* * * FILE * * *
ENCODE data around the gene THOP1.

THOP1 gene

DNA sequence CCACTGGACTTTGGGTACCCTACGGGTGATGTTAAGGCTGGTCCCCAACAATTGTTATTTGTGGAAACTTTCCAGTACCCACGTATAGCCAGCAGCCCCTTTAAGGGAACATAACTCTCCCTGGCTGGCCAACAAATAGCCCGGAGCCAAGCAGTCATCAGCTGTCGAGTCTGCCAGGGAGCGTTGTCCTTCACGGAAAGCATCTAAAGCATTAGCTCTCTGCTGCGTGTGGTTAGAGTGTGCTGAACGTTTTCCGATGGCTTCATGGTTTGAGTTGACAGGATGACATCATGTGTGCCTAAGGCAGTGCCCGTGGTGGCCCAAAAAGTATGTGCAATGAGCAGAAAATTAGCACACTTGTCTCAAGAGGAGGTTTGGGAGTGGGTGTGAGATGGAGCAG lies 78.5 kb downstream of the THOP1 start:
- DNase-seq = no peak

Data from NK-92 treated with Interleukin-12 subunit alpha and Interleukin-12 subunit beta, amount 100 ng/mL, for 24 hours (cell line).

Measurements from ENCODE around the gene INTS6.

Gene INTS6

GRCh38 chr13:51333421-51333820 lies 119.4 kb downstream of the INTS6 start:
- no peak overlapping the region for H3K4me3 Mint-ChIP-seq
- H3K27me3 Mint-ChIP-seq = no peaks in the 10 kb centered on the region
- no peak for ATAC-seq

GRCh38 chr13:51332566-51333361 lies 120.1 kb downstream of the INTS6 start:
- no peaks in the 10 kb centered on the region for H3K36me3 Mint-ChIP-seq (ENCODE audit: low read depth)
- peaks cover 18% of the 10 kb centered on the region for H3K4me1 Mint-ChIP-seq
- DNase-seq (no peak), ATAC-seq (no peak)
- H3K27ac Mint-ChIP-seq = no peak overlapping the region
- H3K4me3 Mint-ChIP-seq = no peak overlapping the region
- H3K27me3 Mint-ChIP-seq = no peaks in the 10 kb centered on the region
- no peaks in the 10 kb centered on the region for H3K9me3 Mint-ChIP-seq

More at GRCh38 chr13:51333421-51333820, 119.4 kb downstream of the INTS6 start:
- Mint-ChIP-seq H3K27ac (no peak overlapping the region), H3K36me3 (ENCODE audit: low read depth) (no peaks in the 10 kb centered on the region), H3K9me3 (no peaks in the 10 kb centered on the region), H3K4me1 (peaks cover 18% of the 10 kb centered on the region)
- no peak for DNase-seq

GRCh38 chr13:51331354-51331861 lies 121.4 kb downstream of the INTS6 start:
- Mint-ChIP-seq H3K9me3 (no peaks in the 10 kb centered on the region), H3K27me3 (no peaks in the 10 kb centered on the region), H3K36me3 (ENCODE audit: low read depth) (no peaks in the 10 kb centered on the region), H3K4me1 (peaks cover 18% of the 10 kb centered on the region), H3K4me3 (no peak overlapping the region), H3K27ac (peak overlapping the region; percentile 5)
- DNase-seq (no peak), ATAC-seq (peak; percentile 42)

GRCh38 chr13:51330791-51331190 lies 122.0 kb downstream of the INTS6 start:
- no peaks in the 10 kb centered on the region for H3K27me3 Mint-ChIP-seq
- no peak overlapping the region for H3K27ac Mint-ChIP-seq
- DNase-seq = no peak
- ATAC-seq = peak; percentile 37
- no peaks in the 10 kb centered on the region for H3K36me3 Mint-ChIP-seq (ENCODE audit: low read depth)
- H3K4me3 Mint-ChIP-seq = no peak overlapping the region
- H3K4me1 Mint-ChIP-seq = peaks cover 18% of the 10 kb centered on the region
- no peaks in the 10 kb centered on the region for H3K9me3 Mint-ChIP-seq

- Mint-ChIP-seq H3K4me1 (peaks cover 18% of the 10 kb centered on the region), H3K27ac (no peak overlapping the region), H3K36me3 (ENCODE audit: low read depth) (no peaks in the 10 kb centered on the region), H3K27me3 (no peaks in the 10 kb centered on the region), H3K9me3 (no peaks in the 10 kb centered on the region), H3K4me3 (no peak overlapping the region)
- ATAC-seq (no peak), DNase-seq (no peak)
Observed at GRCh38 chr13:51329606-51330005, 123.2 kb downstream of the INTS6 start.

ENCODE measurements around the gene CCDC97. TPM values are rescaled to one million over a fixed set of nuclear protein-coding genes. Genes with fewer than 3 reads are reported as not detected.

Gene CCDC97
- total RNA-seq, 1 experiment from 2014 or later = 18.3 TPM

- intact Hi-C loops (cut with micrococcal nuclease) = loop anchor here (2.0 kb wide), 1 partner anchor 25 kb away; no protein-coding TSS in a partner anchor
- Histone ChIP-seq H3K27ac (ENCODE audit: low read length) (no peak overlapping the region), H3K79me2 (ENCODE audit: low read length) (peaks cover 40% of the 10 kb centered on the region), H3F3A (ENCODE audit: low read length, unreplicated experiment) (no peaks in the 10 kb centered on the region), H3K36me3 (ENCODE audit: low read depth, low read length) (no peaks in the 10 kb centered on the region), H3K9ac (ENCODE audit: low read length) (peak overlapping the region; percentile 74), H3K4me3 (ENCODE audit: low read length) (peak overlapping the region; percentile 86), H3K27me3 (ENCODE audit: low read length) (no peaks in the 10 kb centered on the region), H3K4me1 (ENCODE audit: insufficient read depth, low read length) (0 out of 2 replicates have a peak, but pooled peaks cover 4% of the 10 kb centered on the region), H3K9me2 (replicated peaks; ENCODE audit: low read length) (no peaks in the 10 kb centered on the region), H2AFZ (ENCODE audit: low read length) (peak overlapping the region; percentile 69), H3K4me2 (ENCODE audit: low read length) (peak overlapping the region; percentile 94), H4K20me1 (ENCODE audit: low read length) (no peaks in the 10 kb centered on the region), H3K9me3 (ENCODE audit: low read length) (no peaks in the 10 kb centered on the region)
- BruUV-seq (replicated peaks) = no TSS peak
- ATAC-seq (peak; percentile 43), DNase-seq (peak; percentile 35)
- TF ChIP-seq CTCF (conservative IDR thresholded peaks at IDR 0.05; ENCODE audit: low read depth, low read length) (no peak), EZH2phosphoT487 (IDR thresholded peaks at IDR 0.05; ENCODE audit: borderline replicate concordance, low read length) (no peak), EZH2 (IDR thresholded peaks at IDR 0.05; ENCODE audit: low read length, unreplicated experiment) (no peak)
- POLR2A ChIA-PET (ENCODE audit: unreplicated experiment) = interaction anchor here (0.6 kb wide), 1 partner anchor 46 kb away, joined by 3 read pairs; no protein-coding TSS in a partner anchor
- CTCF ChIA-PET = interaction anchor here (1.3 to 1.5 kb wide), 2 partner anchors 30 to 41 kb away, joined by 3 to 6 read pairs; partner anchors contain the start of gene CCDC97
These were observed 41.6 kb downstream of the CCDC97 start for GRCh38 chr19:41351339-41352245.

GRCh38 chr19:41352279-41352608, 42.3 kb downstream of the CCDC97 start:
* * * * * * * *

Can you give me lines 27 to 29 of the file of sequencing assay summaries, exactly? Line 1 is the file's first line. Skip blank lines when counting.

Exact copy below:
- no peaks in the 10 kb centered on the region for H3K27me3 Mint-ChIP-seq
- no peak overlapping the region for H3K27ac Mint-ChIP-seq
- DNase-seq = no peak